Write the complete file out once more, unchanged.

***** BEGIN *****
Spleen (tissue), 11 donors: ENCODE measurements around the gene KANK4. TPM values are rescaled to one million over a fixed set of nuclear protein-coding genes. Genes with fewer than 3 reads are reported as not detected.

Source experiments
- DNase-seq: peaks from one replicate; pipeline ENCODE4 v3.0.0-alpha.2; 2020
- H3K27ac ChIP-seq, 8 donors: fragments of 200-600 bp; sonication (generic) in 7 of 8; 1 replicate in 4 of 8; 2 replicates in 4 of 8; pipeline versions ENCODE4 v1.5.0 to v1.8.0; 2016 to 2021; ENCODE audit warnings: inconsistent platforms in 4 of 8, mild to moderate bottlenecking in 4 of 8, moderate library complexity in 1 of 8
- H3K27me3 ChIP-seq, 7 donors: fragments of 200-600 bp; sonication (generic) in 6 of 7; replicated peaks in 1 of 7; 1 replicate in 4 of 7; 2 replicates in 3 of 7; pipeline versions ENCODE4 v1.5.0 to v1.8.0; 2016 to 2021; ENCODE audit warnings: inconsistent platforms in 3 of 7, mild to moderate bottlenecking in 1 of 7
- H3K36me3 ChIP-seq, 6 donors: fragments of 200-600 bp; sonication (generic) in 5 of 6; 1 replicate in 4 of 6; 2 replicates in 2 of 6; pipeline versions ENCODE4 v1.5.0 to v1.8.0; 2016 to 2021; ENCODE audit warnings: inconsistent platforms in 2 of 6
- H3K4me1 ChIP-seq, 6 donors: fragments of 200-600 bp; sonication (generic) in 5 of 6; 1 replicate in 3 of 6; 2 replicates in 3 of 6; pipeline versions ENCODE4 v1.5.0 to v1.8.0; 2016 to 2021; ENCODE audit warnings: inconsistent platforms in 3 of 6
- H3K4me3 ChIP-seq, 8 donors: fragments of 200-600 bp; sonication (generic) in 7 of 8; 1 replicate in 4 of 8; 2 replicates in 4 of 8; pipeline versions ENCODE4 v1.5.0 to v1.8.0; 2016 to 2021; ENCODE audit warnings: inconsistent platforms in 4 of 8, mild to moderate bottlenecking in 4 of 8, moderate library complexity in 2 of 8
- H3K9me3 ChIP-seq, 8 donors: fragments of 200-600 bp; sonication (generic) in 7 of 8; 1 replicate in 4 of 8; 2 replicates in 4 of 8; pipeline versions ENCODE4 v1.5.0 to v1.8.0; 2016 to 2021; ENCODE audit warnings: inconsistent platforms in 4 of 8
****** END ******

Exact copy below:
Spleen (tissue), 11 donors: ENCODE measurements around the gene KANK4. TPM values are rescaled to one million over a fixed set of nuclear protein-coding genes. Genes with fewer than 3 reads are reported as not detected.

Source experiments
- DNase-seq: peaks from one replicate; pipeline ENCODE4 v3.0.0-alpha.2; 2020
- H3K27ac ChIP-seq, 8 donors: fragments of 200-600 bp; sonication (generic) in 7 of 8; 1 replicate in 4 of 8; 2 replicates in 4 of 8; pipeline versions ENCODE4 v1.5.0 to v1.8.0; 2016 to 2021; ENCODE audit warnings: inconsistent platforms in 4 of 8, mild to moderate bottlenecking in 4 of 8, moderate library complexity in 1 of 8
- H3K27me3 ChIP-seq, 7 donors: fragments of 200-600 bp; sonication (generic) in 6 of 7; replicated peaks in 1 of 7; 1 replicate in 4 of 7; 2 replicates in 3 of 7; pipeline versions ENCODE4 v1.5.0 to v1.8.0; 2016 to 2021; ENCODE audit warnings: inconsistent platforms in 3 of 7, mild to moderate bottlenecking in 1 of 7
- H3K36me3 ChIP-seq, 6 donors: fragments of 200-600 bp; sonication (generic) in 5 of 6; 1 replicate in 4 of 6; 2 replicates in 2 of 6; pipeline versions ENCODE4 v1.5.0 to v1.8.0; 2016 to 2021; ENCODE audit warnings: inconsistent platforms in 2 of 6
- H3K4me1 ChIP-seq, 6 donors: fragments of 200-600 bp; sonication (generic) in 5 of 6; 1 replicate in 3 of 6; 2 replicates in 3 of 6; pipeline versions ENCODE4 v1.5.0 to v1.8.0; 2016 to 2021; ENCODE audit warnings: inconsistent platforms in 3 of 6
- H3K4me3 ChIP-seq, 8 donors: fragments of 200-600 bp; sonication (generic) in 7 of 8; 1 replicate in 4 of 8; 2 replicates in 4 of 8; pipeline versions ENCODE4 v1.5.0 to v1.8.0; 2016 to 2021; ENCODE audit warnings: inconsistent platforms in 4 of 8, mild to moderate bottlenecking in 4 of 8, moderate library complexity in 2 of 8
- H3K9me3 ChIP-seq, 8 donors: fragments of 200-600 bp; sonication (generic) in 7 of 8; 1 replicate in 4 of 8; 2 replicates in 4 of 8; pipeline versions ENCODE4 v1.5.0 to v1.8.0; 2016 to 2021; ENCODE audit warnings: inconsistent platforms in 4 of 8